Just after finding buyers for ‘Van Housing,’ our beloved 2004 Hyundai Grace campervan we spent 10 weeks road tripping around in across much of New Zealand’s South & North Island, we decided we needed to take her – and ourselves – one one final, bumpy Kiwi adventure.
Having heard plenty of rave reviews about an area called the Bay of Islands – the tropical tip of the North Island consisting of 144 islands, remote beaches, sand dunes and a few tiny yet loveable towns – and ignoring the consistent forecast for heavy rains, we set out for a last road trip in the only home on wheels we’ve ever owned.
One Week in New Zealand’s Bay of Islands
While I think most people – barring the ones who live here, of course – would say one week in the Bay of Islands is perhaps too much, that’s the true beauty of having a full year visa to explore a country… you can take as much or as little time as you want in each spot without the stress of cramming a whole country into a one or two week trip. Relax, bro! And keep in mind no one else is in a hurry, so you certainly shouldn’t be either.
How to Get There
Though we drove to the Bay of Islands in our own campervan, an easier and more budget-friendly option as a traveler would be to make your own itinerary via Intercity’s FlexiPass. Their 25 hour pass will get you from Auckland all the way up to Cape Reinga, the very northern tip of the Bay of Islands (and New Zealand, actually).
Because my boyfriend had to leave early from the Bay of Islands trip to sell his surfboard in Piha Beach, it was a lifesaver for me to be able to use this bus pass to get back down to Auckland, saving me loads of money on renting a car or hitchhiking for hours with a potential weirdo.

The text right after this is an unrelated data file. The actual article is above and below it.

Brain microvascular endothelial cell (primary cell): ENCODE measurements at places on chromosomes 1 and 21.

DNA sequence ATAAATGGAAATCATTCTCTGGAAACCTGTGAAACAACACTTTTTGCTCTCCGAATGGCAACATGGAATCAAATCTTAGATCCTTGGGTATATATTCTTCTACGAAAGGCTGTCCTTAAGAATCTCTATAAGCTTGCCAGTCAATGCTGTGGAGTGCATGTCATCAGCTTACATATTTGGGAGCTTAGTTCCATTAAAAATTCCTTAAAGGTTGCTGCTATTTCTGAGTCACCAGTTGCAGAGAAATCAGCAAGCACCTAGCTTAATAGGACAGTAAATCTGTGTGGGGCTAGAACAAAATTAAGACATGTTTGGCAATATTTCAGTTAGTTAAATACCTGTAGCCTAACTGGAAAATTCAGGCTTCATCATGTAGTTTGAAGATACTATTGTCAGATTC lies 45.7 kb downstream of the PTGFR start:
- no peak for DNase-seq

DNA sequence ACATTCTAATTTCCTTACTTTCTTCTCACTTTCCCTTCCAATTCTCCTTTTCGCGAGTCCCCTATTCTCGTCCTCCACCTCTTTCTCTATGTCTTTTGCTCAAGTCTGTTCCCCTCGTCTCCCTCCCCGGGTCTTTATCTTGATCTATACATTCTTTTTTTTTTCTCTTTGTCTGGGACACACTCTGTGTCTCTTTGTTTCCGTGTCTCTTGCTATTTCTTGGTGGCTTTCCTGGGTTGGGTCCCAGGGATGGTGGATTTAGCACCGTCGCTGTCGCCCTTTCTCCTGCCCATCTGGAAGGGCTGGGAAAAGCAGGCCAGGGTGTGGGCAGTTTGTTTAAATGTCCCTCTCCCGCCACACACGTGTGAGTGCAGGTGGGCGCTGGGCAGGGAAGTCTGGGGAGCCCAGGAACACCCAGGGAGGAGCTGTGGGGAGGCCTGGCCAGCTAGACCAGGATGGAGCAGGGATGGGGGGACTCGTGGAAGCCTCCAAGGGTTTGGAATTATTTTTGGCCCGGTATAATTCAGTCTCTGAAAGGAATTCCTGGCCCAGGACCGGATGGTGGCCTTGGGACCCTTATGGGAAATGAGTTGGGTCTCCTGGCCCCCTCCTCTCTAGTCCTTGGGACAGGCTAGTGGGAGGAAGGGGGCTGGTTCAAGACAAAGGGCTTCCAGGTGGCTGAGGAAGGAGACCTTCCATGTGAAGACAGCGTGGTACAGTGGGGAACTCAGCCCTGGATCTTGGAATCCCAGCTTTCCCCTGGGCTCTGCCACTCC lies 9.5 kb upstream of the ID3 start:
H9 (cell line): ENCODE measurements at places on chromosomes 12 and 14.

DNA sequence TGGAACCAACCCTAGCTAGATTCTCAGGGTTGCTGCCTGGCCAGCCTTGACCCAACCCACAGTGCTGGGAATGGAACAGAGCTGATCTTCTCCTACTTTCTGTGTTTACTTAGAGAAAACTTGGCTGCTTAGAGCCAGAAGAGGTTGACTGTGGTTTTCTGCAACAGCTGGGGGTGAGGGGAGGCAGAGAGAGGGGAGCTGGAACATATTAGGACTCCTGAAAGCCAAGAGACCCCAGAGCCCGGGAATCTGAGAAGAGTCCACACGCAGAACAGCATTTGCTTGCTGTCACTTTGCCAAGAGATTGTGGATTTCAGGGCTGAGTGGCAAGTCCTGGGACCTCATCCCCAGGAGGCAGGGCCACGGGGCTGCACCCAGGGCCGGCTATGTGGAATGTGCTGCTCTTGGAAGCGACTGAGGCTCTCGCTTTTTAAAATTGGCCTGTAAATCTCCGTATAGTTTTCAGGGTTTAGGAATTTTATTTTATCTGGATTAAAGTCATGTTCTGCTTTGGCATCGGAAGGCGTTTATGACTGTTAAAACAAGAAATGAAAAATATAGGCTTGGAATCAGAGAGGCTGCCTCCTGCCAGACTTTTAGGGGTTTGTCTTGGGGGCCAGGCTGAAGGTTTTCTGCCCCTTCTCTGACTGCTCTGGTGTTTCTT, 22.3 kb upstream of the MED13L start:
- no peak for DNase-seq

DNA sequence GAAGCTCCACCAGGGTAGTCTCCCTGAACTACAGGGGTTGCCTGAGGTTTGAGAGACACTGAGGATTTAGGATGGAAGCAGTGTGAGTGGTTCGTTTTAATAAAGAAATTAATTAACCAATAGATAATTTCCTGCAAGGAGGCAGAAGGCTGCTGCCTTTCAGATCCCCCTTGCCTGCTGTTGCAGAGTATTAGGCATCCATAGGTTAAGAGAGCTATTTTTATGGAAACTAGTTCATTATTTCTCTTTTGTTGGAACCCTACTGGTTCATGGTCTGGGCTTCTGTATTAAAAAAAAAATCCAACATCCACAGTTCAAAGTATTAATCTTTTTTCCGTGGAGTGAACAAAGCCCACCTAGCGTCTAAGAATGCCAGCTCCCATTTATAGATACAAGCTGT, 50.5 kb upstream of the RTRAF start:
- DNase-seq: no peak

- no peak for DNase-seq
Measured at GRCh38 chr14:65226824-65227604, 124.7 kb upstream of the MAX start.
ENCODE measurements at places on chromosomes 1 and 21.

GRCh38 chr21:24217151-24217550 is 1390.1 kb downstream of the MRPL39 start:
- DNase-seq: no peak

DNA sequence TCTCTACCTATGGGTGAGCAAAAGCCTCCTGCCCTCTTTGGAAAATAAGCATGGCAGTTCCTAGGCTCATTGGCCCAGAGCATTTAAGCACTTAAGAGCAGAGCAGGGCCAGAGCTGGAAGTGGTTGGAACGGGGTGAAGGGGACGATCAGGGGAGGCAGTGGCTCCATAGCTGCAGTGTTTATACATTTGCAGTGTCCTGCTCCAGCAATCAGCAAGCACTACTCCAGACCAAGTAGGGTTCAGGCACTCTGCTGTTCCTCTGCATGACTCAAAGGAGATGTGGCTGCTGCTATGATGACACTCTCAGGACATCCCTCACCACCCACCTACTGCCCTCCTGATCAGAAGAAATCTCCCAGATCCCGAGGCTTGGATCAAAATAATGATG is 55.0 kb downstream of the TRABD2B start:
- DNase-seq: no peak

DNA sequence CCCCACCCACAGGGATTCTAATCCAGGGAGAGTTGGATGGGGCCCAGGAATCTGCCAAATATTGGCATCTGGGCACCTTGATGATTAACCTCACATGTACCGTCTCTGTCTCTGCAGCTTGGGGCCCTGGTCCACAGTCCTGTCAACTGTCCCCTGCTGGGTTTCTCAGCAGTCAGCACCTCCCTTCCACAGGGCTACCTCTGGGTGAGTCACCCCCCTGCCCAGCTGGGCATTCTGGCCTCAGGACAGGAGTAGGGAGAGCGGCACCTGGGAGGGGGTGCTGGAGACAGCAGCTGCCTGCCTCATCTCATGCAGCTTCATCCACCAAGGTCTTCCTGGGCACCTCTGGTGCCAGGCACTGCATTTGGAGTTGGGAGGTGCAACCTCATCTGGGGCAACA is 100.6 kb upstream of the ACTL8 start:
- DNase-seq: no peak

Where to Stay
If you aren’t in a hurry to make it all the way to the actual Bay of Islands on Day 1, as it’s not the shortest of drives, my suggestion would be to spend your first night a 30 minute drive north of Auckland on the Hibiscus Coast Highway. The town of Orewa has a lovely little freedom camping spot called Arundel Reserve with the following amenities:
- Self Contained Only
- Onsite Bathrooms
- Crowded (get there early!)
- Maximum Stay of 2 Nights/Month
The following day, we decided to knock out most of the driving by bypassing the town of Whangarei to spend the night in Paihia, a seaside gem and the main tourist hub of the Bay of Islands. As a note, there are no (nice) freedom camping spots in town or particularly anywhere super near to town, so we sucked it up and paid the $18 per person, per night to stay in the (admittedly) scenic and well-placed Waitangi Holiday Park, which includes the following:
- Near to Waitangi River
- Unpowered & Powered Sites
- Communal Kitchen
- Onsite Bathrooms & Showers
- TV Lounge
- Communal Laundry Facilities
- Shared BBQ Area
Seeking something a little more remote and off the beaten path, the next day we packed up and headed north even further to Doubtless Bay, a stunning and quiet beach area with a lovely freedom camping spot known as Tokerau Beach Freedom Camp, found on the very useful WikiCamps app. Amenities include:
- Beachfront Location
- Self Contained Vehicles Only
- Onsite Bathrooms (5 minute walk away)
- No Maximum Day Limit
While we had originally planned to drive to Cape Reinga to round out our South to North New Zealand road trip, multiple days of heavy storms in the area unfortunately put a damper on any sand dune surfing plans we once held, causing us the not-so-sad task of turning around and staying in the same area until the weather cleared up enough to allow us to book a boat tour. You can’t come to the Bay of Islands without seeing any of the islands, y’all. It’d be like going all the way to Disney World to hang out with the guy in the parking lot dressed as Iron Man. Nah. Just a little further south of Doubtless Bay, the Lions Park Mangonui lot is a decent spot for a night of freedom camping and includes the following:
- Self Contained Only (but no signage about it)
- 24 Hour Maximum Stay
- Onsite Bathrooms
- Drinking Water & Dump Station
- LOTS of Roosters (bring ear plugs)
- Near to Restaurants & Market
- Directly by Mangonui Harbour